17,000 ransom in bitcoin to a remove bitcoin virus who seized control of the hospital’s computer systems and would give back access only when the money was paid, the hospital’s chief executive said Wednesday. The assault on Hollywood Presbyterian occurred Feb.

The Hollywood Presbyterian Medical Center¬†in 2004. The hospital was recently¬†the target of a ransomware extortion plot in which hackers seized control its computer systems and then demanded that directors pay in bitcoin to regain access. 5, when hackers using malware infected the institution’s computers, preventing hospital staff from being able to communicate from those devices, said Chief Executive Allen Stefanek. The malware locks systems by encrypting files and demanding ransom to obtain the decryption key. In the best interest of restoring normal operations, we did this. The hospital said it alerted authorities and was able to regain control of all its computer systems by Monday, with the assistance of technology experts.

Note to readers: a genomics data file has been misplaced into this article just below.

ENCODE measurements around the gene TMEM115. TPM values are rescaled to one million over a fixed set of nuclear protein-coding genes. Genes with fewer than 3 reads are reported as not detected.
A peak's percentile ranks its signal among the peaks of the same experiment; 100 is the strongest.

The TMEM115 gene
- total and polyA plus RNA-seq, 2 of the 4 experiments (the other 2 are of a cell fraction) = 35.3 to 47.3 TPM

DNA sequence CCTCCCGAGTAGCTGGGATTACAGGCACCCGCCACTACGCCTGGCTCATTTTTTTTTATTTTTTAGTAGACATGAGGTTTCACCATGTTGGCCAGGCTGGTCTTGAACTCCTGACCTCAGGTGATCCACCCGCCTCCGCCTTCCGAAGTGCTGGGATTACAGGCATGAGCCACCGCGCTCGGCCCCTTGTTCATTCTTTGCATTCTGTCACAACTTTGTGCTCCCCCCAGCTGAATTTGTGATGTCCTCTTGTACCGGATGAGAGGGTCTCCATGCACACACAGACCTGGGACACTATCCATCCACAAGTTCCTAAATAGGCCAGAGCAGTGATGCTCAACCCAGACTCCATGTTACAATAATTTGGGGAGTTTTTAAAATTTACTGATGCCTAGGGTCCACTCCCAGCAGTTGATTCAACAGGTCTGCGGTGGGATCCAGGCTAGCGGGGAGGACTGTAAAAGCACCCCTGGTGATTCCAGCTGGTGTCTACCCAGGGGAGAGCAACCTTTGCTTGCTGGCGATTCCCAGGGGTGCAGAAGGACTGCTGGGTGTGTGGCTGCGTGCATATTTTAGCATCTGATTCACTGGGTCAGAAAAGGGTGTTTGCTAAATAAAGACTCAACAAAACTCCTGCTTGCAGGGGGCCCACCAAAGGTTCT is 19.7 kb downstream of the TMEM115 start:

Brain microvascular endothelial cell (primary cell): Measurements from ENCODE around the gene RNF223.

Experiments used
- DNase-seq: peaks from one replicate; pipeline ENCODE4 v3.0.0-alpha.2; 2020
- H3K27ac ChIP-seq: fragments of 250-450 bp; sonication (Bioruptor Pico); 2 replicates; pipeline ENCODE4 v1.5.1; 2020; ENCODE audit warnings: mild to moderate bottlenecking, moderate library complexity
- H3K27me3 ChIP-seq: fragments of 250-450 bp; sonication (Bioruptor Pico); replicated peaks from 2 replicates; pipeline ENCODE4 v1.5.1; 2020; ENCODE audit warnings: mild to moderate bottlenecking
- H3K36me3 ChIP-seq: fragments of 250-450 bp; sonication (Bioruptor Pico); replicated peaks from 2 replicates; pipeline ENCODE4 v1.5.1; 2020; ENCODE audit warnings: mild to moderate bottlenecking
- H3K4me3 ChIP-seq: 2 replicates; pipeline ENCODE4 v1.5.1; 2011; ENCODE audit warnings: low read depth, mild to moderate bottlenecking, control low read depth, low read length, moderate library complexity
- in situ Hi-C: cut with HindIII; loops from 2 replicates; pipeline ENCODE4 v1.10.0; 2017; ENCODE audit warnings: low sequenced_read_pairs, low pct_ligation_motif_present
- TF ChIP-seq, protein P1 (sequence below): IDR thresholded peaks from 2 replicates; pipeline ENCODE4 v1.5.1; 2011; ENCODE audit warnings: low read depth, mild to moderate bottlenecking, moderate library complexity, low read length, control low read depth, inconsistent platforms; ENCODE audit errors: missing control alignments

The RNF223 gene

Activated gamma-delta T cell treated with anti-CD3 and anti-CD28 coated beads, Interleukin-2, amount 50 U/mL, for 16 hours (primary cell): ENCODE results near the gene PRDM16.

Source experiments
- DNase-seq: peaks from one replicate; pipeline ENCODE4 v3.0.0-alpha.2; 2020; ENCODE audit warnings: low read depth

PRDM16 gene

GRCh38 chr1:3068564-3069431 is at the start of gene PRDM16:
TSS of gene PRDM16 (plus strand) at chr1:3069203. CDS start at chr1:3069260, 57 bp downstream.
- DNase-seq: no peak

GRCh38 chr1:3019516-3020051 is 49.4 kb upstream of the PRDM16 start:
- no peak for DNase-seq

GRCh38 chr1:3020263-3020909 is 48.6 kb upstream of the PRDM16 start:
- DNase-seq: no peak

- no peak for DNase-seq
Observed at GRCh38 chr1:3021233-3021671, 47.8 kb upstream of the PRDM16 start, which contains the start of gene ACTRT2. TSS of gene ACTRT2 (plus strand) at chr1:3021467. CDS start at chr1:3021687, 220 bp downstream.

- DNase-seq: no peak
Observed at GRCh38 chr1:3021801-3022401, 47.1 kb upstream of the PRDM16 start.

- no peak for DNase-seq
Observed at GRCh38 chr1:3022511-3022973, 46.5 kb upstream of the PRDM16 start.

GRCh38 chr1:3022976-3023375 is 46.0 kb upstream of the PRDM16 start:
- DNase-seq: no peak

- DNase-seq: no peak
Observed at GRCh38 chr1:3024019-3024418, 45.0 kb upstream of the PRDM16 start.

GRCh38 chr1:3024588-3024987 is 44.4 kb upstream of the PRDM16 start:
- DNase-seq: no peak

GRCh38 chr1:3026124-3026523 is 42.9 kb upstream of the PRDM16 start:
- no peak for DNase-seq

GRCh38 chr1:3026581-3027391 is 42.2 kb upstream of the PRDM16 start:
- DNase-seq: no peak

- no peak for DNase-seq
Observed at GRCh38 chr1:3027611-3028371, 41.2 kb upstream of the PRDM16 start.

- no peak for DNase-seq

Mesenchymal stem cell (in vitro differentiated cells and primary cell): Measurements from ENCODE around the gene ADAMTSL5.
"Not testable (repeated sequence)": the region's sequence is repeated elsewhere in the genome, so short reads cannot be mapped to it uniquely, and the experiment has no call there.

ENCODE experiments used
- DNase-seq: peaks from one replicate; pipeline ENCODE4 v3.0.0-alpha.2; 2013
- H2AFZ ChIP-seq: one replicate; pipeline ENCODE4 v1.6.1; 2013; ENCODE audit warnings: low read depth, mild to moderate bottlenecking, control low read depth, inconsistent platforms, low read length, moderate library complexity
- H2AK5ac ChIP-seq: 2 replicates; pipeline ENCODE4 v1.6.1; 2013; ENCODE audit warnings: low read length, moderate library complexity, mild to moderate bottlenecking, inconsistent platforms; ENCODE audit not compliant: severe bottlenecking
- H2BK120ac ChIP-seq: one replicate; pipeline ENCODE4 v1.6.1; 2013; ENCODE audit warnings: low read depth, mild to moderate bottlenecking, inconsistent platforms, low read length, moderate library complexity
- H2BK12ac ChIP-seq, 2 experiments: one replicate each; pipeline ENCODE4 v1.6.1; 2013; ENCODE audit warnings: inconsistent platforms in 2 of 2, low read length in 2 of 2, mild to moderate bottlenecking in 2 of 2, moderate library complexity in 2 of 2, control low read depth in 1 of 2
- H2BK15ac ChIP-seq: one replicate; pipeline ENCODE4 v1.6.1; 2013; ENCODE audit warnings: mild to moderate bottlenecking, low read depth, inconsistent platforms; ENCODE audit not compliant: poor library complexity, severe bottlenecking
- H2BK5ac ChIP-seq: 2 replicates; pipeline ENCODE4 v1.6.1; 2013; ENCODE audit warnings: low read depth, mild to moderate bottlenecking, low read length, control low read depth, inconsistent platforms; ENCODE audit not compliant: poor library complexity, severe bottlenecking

Stefanek said patient care was never compromised, nor were hospital records. Laura Eimiller, an FBI spokeswoman, said the bureau has taken over the hacking investigation but declined to discuss specifics of the case. Law enforcement sources told The Times that the hospital paid the ransom before reaching out to law enforcement for assistance. The attack forced the hospital to return to pen and paper for its record-keeping. Phil Lieberman, a cybersecurity expert, said that, while ransomware attacks are common, targeting a medical institution is not. I have never heard of this kind of attack trying to shut down a hospital. Health management systems are beginning to tighten their security.